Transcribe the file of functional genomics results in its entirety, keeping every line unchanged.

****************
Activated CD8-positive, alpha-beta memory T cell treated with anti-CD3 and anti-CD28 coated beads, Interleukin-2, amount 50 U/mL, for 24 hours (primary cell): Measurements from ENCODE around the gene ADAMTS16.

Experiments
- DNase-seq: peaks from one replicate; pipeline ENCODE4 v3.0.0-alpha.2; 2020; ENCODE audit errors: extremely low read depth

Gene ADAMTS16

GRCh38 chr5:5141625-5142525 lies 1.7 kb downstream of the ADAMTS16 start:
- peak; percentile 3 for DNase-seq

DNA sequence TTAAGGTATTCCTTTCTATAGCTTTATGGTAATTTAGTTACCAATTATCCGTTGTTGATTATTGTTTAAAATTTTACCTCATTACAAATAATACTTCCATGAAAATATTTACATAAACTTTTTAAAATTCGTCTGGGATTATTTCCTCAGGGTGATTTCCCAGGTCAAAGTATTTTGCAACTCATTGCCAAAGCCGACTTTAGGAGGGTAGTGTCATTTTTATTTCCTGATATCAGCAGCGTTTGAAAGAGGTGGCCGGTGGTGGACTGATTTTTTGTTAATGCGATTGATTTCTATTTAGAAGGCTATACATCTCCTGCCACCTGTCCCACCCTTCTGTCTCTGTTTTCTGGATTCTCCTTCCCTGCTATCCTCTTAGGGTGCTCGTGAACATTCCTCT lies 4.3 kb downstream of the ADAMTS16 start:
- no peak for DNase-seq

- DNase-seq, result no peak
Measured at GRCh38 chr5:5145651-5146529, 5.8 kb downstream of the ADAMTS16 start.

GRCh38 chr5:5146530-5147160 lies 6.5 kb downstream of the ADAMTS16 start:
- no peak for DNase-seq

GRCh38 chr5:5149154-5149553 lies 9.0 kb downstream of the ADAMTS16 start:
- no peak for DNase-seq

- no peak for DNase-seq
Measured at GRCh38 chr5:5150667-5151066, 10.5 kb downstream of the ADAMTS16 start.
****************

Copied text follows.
Activated CD8-positive, alpha-beta memory T cell treated with anti-CD3 and anti-CD28 coated beads, Interleukin-2, amount 50 U/mL, for 24 hours (primary cell): Measurements from ENCODE around the gene ADAMTS16.

Experiments
- DNase-seq: peaks from one replicate; pipeline ENCODE4 v3.0.0-alpha.2; 2020; ENCODE audit errors: extremely low read depth

Gene ADAMTS16

GRCh38 chr5:5141625-5142525 lies 1.7 kb downstream of the ADAMTS16 start:
- peak; percentile 3 for DNase-seq

DNA sequence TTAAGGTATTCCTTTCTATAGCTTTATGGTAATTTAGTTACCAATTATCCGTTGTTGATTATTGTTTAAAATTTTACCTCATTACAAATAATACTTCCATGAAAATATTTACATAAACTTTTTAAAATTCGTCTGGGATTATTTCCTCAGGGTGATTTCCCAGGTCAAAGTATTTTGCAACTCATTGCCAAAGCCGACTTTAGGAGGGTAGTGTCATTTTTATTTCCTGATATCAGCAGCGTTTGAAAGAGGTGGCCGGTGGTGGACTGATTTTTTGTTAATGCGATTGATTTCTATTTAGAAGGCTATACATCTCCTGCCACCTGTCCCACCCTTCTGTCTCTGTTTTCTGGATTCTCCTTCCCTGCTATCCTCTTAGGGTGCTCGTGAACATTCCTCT lies 4.3 kb downstream of the ADAMTS16 start:
- no peak for DNase-seq

- DNase-seq, result no peak
Measured at GRCh38 chr5:5145651-5146529, 5.8 kb downstream of the ADAMTS16 start.

GRCh38 chr5:5146530-5147160 lies 6.5 kb downstream of the ADAMTS16 start:
- no peak for DNase-seq

GRCh38 chr5:5149154-5149553 lies 9.0 kb downstream of the ADAMTS16 start:
- no peak for DNase-seq

- no peak for DNase-seq
Measured at GRCh38 chr5:5150667-5151066, 10.5 kb downstream of the ADAMTS16 start.